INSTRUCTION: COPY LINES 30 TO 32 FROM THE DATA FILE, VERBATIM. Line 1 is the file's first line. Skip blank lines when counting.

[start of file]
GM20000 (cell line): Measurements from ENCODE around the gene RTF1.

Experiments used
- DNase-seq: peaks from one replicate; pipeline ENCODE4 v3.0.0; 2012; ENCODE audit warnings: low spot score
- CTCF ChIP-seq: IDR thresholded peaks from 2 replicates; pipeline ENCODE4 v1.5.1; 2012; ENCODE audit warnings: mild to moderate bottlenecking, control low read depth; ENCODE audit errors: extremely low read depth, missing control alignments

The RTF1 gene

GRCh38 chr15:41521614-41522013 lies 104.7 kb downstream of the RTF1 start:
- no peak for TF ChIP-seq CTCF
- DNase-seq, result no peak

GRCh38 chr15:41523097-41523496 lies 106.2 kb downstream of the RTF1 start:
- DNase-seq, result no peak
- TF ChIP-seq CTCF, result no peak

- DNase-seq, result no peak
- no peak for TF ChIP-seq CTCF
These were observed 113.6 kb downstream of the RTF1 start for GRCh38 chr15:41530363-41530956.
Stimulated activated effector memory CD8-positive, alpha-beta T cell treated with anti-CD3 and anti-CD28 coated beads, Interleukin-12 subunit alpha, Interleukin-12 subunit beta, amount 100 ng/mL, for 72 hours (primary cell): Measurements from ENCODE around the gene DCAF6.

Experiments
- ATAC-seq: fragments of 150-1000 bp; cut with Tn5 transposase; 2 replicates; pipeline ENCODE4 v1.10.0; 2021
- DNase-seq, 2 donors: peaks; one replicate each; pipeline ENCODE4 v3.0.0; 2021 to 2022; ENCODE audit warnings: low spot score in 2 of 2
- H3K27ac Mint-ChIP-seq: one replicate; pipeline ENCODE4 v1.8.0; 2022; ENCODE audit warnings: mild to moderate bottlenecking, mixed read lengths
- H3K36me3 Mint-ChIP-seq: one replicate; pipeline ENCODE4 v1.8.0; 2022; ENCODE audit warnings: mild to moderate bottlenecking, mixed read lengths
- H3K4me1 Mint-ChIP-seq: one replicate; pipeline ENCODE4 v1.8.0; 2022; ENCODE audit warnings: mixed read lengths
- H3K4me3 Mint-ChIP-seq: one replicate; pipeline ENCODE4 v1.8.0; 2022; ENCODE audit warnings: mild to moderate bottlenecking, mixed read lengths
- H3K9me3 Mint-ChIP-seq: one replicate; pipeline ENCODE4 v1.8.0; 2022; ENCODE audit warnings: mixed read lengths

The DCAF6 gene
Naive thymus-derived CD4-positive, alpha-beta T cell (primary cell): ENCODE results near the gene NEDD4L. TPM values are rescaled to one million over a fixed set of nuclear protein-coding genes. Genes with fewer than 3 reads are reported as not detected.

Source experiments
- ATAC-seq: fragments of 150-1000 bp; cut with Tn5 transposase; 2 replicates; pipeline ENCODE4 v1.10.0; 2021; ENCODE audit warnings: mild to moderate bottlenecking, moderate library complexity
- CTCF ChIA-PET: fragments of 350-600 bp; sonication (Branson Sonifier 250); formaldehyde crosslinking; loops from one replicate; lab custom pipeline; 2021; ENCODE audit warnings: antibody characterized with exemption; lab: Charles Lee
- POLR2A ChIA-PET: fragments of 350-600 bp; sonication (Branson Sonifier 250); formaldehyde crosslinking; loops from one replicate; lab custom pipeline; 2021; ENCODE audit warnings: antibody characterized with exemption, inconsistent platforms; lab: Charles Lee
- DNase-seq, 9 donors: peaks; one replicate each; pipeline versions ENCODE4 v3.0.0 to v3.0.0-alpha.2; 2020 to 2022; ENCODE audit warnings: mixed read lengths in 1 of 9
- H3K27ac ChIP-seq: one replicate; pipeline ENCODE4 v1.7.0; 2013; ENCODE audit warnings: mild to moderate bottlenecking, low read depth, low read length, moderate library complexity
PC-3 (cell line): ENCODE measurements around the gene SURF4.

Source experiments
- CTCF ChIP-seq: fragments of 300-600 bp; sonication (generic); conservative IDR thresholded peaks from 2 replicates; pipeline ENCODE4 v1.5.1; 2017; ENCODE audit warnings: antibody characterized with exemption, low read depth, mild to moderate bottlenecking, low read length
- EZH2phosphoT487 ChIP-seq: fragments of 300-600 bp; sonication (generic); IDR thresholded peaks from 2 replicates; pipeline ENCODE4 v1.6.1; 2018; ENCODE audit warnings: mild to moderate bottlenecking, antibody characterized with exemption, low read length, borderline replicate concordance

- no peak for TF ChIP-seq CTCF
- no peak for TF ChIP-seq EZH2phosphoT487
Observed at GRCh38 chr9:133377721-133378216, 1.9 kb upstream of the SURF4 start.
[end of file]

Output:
- DNase-seq, 9 donors: peaks; one replicate each; pipeline versions ENCODE4 v3.0.0 to v3.0.0-alpha.2; 2020 to 2022; ENCODE audit warnings: mixed read lengths in 1 of 9
- H3K27ac ChIP-seq: one replicate; pipeline ENCODE4 v1.7.0; 2013; ENCODE audit warnings: mild to moderate bottlenecking, low read depth, low read length, moderate library complexity
PC-3 (cell line): ENCODE measurements around the gene SURF4.